In certain embodiments, the semiconductor memory device further comprises a memory cell array which comprising a plurality of memory cells, a sense amplifier that senses, amplifies and outputs data from the memory cells, a command decoder that decodes a command received from an external source to generate the first signal, a mode setting unit that stores a mode setting code received from an external source and outputs the burst length and the CAS latency based on the stored mode setting code, and a data input/output unit that delays and outputs data from the sense amplifier when the first signal is the read signal, delays write data and supplies the delayed write data to the sense amplifier in response to the write signal and the latency signal when the first signal is the write signal, and terminates data in response to the termination signal and the latency signal when the first signal is the termination signal.

According to one embodiment of the inventive concept, a semiconductor memory device comprises a latency delay unit that toggles a delay clock signal on during a first interval between a time point where read burst signal is activated and a time point where a latency signal is activated, and subsequently toggling the delay clock signal on during a second interval between a time point where the read burst signal is inactivated and a time point where the latency signal is inactivated.

In certain embodiments, the delay clock signal is toggled off during an interval between the first and second intervals.

In certain embodiments, the semiconductor memory device further comprises an array of double data rate synchronous dynamic random access memory cells.

BRIEF DESCRIPTION OF THE DRAWINGS

Embodiments of the inventive concept will be more clearly understood from the following detailed description taken in conjunction with the accompanying drawings. In the drawings, like reference numerals denote like features.

FIG. 1 is a block diagram of a semiconductor memory device according to an embodiment of the inventive concept;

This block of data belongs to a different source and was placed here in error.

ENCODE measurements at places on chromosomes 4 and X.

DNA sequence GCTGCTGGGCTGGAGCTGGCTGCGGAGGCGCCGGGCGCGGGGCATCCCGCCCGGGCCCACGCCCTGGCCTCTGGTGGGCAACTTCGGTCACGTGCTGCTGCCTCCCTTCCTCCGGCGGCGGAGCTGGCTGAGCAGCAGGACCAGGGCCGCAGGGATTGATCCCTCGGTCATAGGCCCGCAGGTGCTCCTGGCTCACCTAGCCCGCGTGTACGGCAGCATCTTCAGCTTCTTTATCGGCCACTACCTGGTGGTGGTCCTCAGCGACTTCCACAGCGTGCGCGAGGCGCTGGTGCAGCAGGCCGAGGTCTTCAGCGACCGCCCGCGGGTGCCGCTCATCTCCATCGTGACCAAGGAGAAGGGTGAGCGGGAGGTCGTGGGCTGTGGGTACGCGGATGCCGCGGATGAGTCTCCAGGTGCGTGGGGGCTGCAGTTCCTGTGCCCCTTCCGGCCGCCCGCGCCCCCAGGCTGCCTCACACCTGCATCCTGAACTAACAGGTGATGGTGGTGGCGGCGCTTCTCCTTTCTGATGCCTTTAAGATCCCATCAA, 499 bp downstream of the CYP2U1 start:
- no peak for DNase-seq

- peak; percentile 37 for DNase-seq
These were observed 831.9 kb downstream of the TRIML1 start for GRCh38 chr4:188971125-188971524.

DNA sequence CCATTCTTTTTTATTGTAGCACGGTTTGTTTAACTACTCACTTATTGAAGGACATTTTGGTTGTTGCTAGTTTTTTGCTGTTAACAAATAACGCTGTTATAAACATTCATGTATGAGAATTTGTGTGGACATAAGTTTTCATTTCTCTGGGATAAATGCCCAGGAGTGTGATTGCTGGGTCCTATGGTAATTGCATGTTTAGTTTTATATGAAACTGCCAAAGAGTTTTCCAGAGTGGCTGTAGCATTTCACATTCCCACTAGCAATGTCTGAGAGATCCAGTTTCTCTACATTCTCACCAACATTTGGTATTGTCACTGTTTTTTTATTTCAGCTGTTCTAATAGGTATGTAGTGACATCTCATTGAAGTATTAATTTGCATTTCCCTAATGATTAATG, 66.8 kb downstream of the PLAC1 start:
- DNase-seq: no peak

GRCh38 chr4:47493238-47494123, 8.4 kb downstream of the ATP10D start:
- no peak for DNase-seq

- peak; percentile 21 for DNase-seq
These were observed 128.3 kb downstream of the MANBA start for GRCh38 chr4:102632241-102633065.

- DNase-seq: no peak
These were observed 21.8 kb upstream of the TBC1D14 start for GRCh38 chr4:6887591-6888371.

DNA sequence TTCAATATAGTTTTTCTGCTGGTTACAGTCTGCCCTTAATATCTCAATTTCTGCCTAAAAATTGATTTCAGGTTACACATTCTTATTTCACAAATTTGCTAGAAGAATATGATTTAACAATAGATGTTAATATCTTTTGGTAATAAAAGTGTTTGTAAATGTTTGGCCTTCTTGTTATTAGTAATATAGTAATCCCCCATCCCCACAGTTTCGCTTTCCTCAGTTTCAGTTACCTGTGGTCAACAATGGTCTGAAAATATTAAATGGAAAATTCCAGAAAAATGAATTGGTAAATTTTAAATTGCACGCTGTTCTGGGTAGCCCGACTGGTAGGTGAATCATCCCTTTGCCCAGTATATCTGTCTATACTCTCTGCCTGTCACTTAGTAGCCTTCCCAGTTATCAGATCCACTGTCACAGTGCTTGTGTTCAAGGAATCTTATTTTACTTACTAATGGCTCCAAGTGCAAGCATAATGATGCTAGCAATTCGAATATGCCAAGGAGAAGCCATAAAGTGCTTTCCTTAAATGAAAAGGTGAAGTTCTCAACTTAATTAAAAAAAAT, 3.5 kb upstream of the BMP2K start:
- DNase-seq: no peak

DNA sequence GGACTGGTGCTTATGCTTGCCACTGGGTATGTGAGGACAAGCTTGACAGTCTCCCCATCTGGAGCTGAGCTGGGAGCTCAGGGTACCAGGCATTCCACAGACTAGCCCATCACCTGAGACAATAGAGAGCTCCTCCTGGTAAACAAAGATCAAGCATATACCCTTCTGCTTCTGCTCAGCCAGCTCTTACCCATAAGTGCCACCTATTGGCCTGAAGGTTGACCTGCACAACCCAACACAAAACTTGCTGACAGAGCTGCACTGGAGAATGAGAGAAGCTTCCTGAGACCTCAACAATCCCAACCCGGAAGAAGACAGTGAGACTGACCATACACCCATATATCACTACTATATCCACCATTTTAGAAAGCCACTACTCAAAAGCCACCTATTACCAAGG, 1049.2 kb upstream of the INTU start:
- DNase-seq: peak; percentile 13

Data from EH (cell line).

FIG. 2 is a block diagram of a latency setting unit of FIG. 1;

FIG. 3 is a circuit diagram illustrating an example of a latency delay unit of FIG. 2;

FIG. 4 is a diagram illustrating an operation of a latency delay unit of FIG. 3; and

FIG. 5 is a circuit diagram illustrating another example of a latency delay unit of FIG. 2.

DETAILED DESCRIPTION OF THE EMBODIMENTS

Various embodiments will be described more fully hereinafter with reference to the accompanying drawings. The inventive concept may, however, be embodied in many different forms and should not be construed as being limited to only the illustrated embodiments. Rather, these embodiments are presented as teaching examples.

It will be understood that when an element is referred to as being “on,” “connected to” or “coupled to” another element, it can be directly on, connected or coupled to the other element or intervening elements may be present. In contrast, when an element is referred to as being “directly on,” “directly connected to” or “directly coupled to” another element, there are no intervening elements present. In the drawings and written description, like reference numbers and labels denote like or similar elements. As used herein, the term “and/or” includes any and all combinations of one or more of the associated listed items.

It will be understood that, although the terms first, second, third, etc., may be used herein to describe various elements, components, regions and/or sections, these elements, components, regions and/or sections should not be limited by these terms. These terms are only used to distinguish one element, component, region or section from another region section. Thus, a first element, component, region or section discussed below could be termed a second element, component, region or section without departing from the teachings of the inventive concept.